Being resilient isn’t just about bouncing back, being rigidly rock-solid, or marvellously malleable.
At Wrenwell we believe resilience is about sustaining good health and managing pressure. It is a blend of bounce, strength and flexibility. Natural resilience is not something that some people have and others do not - we all have natural and inbuilt resources that we can draw upon.
The skill to developing our innate resilience is to recognise what impacts on our ability to bounce back, and to call upon coping strategies that are readily available. Those strategies may be different for each and every one of us, but will provide the right elements to improve our resilience under pressure.
Be more Power Ball – manage energy levels
Sugary snacks will help to create dips in our energy levels. So feed the mind and body with fuel sustaining foods like eggs, nuts, whole grains, and fresh fruit. Wash it down with plenty of water. Dehydration can lead to poor cognitive function and feeling fatigued.
Take a break to rest the mind and body. Put down that phone, come away from the computer and engage in something relaxing. Listen to music. Read a magazine. Sit outside and take in the present moment. Nourish your mind and body with rest.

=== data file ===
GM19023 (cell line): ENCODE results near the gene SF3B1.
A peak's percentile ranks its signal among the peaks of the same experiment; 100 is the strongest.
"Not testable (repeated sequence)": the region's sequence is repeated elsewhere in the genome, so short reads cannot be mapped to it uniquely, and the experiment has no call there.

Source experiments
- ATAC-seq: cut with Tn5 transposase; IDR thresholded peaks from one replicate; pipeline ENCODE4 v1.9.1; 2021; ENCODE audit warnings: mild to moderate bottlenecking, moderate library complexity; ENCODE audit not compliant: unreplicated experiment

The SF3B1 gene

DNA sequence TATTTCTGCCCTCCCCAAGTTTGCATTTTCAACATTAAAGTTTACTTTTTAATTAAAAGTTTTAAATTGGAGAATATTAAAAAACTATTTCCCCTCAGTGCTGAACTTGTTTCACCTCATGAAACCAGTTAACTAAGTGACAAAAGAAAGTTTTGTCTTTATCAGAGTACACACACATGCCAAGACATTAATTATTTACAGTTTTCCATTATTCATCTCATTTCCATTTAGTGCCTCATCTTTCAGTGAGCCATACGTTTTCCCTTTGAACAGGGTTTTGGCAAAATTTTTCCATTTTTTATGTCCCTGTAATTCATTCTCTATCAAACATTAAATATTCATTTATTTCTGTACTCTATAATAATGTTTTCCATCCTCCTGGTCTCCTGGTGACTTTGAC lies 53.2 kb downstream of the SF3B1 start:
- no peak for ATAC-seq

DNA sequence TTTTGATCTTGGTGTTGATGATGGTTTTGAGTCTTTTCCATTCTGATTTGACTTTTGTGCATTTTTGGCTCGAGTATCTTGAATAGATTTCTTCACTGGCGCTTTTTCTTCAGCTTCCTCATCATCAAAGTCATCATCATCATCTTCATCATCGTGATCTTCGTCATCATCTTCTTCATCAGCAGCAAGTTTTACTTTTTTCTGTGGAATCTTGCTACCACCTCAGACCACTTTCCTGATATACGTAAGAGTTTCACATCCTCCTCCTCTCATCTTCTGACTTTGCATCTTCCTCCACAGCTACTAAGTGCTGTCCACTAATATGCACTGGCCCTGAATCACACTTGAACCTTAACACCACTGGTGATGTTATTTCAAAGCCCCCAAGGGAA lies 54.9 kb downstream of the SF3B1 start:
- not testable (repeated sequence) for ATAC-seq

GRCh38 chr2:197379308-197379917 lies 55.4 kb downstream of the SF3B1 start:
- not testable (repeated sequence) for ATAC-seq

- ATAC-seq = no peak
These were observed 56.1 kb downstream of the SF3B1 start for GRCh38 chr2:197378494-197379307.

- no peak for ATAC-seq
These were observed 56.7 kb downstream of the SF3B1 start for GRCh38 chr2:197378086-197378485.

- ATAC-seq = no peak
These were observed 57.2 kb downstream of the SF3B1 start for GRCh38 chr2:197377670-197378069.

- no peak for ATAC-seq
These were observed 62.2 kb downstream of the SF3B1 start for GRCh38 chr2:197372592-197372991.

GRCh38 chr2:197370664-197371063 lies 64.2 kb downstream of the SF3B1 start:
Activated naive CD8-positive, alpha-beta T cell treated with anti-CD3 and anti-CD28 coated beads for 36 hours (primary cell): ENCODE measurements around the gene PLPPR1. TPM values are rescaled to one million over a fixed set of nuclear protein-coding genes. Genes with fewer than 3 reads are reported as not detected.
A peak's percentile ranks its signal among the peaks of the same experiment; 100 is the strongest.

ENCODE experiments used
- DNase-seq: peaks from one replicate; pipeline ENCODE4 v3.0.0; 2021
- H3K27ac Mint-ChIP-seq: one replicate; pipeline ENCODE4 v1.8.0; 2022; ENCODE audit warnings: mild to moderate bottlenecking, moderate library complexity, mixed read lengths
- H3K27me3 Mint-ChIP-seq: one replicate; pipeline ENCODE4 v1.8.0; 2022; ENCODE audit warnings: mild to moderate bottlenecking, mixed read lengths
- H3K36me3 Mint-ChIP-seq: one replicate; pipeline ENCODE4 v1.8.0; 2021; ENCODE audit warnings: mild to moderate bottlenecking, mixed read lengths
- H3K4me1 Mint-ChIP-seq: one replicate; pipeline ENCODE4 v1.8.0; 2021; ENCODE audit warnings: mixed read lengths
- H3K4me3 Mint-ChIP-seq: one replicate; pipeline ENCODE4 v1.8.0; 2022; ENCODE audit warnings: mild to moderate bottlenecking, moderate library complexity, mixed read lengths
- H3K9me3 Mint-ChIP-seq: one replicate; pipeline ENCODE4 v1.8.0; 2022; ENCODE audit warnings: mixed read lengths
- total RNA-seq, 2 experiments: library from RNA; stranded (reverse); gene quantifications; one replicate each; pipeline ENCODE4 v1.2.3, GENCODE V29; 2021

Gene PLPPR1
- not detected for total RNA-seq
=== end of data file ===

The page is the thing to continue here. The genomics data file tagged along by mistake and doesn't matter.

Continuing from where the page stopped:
Be more Pebble – maintain strength
Don’t sit in the office all day. Get outside into the daylight and top up those vitamin D levels to maintain muscle and bone strength. A short walk and a breath of fresh air can relieve physical tension and clear that muddled mind.
Be more Play-Doh – get creative
When we feel like we are pushing against a brick wall it may be time to get creative. Take what is already in place and try a different approach.
Don’t do it alone. Your network, friends and family will have great skills, so find support and ask for help.
What about at work?
In the workplace we need to develop team resilience to work more effectively and increase productivity. This works when we recognise and understand each other’s strengths.
Maggie Newton at Red Clematis Coaching Services facilitates DISC profiling workshops which enable individuals to understand their own and others personality styles. DISC profiling is an excellent way to help workplace teams identify their differences and strengths.
About the author:
Maggie Clinton is the Founder and Director of Wrenwell Health and Wellbeing Ltd. http://www.wrenwell.co.uk/ As a qualified occupational therapist, and experienced trainer, she has a broad range of experience specialising in mental health and wellbeing. Maggie works with SME’s, and large organisations, to improve productivity by supporting employees to be healthy at work.